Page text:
The Modi government has been projected as a one-man show by several opponents and mainstream media outlets. There has been a constant attempt to show that things are driven solely by Prime Minister Modi’s charisma. However, the ground reality is completely different. The fact remains that the Modi cabinet consists of a set of efficient and high performing ministers who have delivered on their promises. Rapid economic growth under the Modi government can be attributed to high standards that have been set in their respective fields by ministers like Sushma Swaraj, Piyush Goel, Suresh Prabhu, Gadkari and Sitharaman. These are just a few examples of how the Modi government boasts of a number of stalwarts.
Another addition to the Modi government’s list of efficient ministers bringing a turnaround in India’s growth story is Union minister for Human Resource Development Prakash Javadekar. The manner in which he is bringing the much needed reforms to the functioning of universities is highly commendable. From piloting the IIT-IIM Autonomy Bill and the Institution of Eminence Bill to granting autonomy to 60 institutes from UGC control, Javadekar is taking all possible steps in order to ensure that Indian universities are made free from unnecessary government control.
In March this year, Javadekar had announced the UGC decision of granting autonomy to a total of 60 institutes- 52 universities and 8 colleges. It includes institutes which have maintained good academic standards going by the National Assessment and Accreditation Council (NAAC) score or any other corresponding score from any reputed accreditation agency, or reputed world rankings. This is a landmark decision and must be seen as an attempt by the government to grant relative freedom to these institutes in their quest for excellence. This was possibly the single biggest reform in the direction of educational autonomy. Prakash Javadekar had then stated that the government was striving to introduce a liberalised regime in the education sector and was focusing on autonomy as a yardstick for quality education. He cleared the air around this move and stressed on what this attempt at unshackling the Indian universities from state control means. He said, “Although these universities will remain within the UGC’s ambit, they will have the freedom to launch new courses, off-campus centres, skill development courses, research parks and new academic programmes. They will also have the freedom to hire foreign faculty members, enroll foreign students, give incentive-based emoluments to faculty members, enter into academic collaborations and run open-distance learning programmes.”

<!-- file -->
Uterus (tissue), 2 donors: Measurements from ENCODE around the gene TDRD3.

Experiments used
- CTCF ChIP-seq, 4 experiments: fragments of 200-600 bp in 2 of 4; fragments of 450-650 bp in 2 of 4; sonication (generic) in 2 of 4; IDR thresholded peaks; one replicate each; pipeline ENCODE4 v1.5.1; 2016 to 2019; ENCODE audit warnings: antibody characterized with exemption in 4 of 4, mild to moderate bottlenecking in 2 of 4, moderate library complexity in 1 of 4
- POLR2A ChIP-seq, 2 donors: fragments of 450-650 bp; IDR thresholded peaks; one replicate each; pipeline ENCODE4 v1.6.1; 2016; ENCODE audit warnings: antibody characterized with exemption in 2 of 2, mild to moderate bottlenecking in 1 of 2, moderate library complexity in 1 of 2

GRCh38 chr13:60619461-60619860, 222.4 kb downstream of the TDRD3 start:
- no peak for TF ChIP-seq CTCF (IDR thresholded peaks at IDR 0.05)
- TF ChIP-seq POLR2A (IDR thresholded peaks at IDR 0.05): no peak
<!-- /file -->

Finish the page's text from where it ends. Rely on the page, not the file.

Dismissing baseless concerns around this move by the government, Javadekar made it clear that granting autonomy is in no way tantamount to privatisation. He made it clear that just because autonomy had been granted to 60 institutions including 21 state universities and 5 central universities, it should not be assumed that there will be a fee hike or reduction in government grants. The government will continue to support these universities as it did before and this move will only help these institutions in improving their global standing.
The Indian education system at all levels has suffered from unnecessary state control for decades and this is for the first time that something is being done to grant them more freedom. For taking this bold step, Prakash Javadekar deserves all the credit. He is single-handedly transforming the way Indian universities work and that is praiseworthy. While challenges like reservations and minority appeasement still persist, it can still be safely said that Javadekar and the Modi government have taken a huge step in the right direction.
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